I am trying to track down the origins of this Phoenix Type Foundry Revival - Egyptian Shaded Extended. Sources suggest that Charlie Broad replicated type from the Illinois Type Foundry but I am wondering if it might go back beyond them; I’d like to find its creation date if possible.. (Also would be interested if anyone has access to a specimen book from the Illinois Type Foundry.
I’ve exhausted my specimen books on 19th century type without luck. I still need to check Nicolete Gray’s book but thought I’d see if anyone in the community has any insights.
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Maurice Annenberg’s Type Foundries of America and their Catalogs lists copies of the 1873 Illinois specimen at Columbia, Harvard, Nebraska, and Yale, 1883 and 1887 at Columbia, 1890 his own collection. Gray’s 1976 edition doesn’t show this face. Keep hunting.
As Darrell has said, this face is not in Nicolete Gray’s last edition, 1976. Egyptians and Shaded Egyptians abounded in the 1830s. But I would say that this face - extended, and with curved vertical strokes - would be quite a bit later.
I have Illinois Type Foundry specimen books for 1873, 1883, 1886, and 1887, in case you want me to look something up.
To help narrow your search, here’s a negative result…
Annenberg (Type Foundries of America…) says that the Illinois TF, in addition to a relatively small amount of casting on their own, sold types from three other foundries: Bruce, Conner, and Cleveland. James Conner’s obituary in The Inland Printer credits him with an “Egyptian Shaded.” But your Egyptian Shaded is not the same as the Conner Egyptian Shaded (as shown in Dave Peat’s reprint from the 1888 Conner specimen book).
Thank you for the help. Even eliminating sources is very useful. Stephen, everytime I hear about your specimen collection I am amazed at what you have gathered. If you have time I would be very appreciative if you could check to see if this Egyptian Shaded Extended appears there.
Sky Shipley, who owns the mats I am casting from, suspects this may be a face that Charlie Broad derived from optical sources since it includes a few special characters including open and close quotes. Interestingly his set of mats only includes the uppercase, points, and figures; no lowercase characters. Nonetheless, I am enjoying casting it and can’t wait to print from the type when I finish.
I’ve seen this typeface listed as “Galena” (Dan Solo / Solotype) and as “Gunsmoke” in phototype and digital fonts.
This site mentions the original being from James Connor’s Sons foundry c.1888:
Luc Devroye also mentions it made being by James Connor’s Sons foundry:
The myfonts site may have obtained their information from the Devroye website. ??
I don’t have James Connor’s Sons specimen books to confirm the above.
Maybe Charles Broad used proofs from Dan Solo to make the mats?
Jane Roberts had an original Conner font, of the more extended face. I, also, think that Solo’s “Galena” may have been copied for those Broad mats. In Jane’s notes, she estimated the original date of the extended face, as 1860. Here is the photo of her font, with the Conner page. Note: that size was labeled,”Great-Primer Ornamented No.13.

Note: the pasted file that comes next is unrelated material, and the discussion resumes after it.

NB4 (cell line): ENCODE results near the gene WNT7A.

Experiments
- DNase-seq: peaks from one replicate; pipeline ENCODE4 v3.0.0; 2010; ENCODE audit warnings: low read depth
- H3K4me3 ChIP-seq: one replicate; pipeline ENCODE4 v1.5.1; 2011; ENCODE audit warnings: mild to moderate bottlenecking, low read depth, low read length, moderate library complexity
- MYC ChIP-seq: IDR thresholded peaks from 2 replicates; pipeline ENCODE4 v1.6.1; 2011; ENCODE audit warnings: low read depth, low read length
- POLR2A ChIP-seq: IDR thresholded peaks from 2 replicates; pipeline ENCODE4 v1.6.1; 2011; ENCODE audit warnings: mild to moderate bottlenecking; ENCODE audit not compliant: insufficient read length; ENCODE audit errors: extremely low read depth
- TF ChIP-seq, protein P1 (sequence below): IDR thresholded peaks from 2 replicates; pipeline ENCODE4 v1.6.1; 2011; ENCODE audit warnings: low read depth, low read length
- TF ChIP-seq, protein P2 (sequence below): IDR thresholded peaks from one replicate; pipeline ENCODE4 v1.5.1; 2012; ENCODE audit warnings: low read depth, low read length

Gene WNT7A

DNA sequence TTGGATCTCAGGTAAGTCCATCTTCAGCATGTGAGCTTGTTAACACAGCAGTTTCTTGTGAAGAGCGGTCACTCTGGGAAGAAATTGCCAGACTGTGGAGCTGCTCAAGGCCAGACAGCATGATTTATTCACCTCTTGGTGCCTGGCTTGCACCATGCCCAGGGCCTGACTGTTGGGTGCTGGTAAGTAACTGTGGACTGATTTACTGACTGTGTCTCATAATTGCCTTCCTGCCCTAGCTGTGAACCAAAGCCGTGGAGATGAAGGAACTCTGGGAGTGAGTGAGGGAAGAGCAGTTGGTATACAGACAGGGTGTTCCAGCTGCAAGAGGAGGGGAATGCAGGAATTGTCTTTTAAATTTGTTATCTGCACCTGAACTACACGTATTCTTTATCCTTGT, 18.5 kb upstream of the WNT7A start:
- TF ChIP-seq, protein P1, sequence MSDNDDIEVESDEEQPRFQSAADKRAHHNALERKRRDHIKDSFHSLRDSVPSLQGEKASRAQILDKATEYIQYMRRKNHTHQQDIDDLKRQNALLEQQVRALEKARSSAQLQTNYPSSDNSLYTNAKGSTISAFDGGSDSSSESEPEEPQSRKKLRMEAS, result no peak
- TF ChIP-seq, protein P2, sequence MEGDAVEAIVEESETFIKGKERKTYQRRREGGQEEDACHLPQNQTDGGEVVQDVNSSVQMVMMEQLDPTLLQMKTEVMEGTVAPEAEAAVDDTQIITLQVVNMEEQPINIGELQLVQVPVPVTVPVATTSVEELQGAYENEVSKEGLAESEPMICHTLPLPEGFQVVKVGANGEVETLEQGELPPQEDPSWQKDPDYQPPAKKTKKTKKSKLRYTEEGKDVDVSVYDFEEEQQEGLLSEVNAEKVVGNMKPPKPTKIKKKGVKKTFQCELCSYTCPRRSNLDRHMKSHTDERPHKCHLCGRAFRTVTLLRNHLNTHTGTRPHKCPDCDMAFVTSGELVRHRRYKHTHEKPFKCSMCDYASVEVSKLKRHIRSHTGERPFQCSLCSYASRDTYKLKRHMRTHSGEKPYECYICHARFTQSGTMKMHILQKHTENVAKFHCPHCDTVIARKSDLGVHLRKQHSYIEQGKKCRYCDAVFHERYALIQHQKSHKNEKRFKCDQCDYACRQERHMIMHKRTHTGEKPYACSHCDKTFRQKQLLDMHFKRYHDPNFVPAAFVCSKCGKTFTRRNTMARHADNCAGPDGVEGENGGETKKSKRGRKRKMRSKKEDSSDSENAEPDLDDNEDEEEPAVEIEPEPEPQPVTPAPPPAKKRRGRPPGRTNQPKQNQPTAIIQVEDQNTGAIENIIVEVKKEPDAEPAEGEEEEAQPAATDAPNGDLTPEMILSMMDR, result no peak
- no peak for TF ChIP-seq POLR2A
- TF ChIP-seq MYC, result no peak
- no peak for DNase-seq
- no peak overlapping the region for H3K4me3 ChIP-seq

Wow, Some great progress. Michael, thank you for the connection to Galena and Gunsmoke, I completely missed those in my online searches.
The fact that the Conner 1888 specimen lists it as “original” instead of “patented” is interesting. Am I right in assuming this means either the patent had expired or that it had never been patented?
Looks like the next step is checking Conner’s earlier specimen books, anyone have copies of those?
Good luck with your further research, but I suspect there is no 19th Century foundry source for the exact typeface you are casting.
I think it’s likely Charles Broad used Dan Solo’s redrawn and slightly condensed artwork (Galena) to make the mats you are using.
Thank you Michael,
After seeing the Dan Solo specimen I find it pretty likely that is the source these mats were cut from since Sky’s mats include the same characters minus the lowercase and parenthesis.
I’d still like to find out when Conner released the original face if possible since it makes it much easier to mimic historic styles of printing when one uses the right style typefaces in the right decades.
Here is a little more obscure info on some of the other revival mats held at the Skyline Type Foundry.
Your Thunderbird is actually Tuscan Broadguage which was issued by Charles T. White & Co. as well as Farmer Little (1885). However it can be traced back as far as the Marr Foundry (Scotland) in 1853. Charles Broad had the late Herb Harnish send a proof of Herb’s font to him and then Charles sent the ‘artwork’ to Japan to have the mats made. If you look carefully you will notice that the lower right serif on the “E” is worn and missing! This is because the E that Herb had proofed for Charles was damaged! No one noticed this until the mats had been made and the revival type had been cast. How’s that for trivia?
Another face you have the mats for is 42 pt. Old Carnival. This one bugged me for years and I eventually came to the conclusion that it might have been a phototype face or was drawn for Charley. It took me decades, but I finally found it shown in George Bruce’s Son & Co. abridged specimen book dated 1869 and listed as 6-pica Ornamented No. 5. So it really was a legitimate antique design, although larger when originally cast.
Hopefully you can add these typographic tidbits to your master notes on these faces.
Rick von Holdt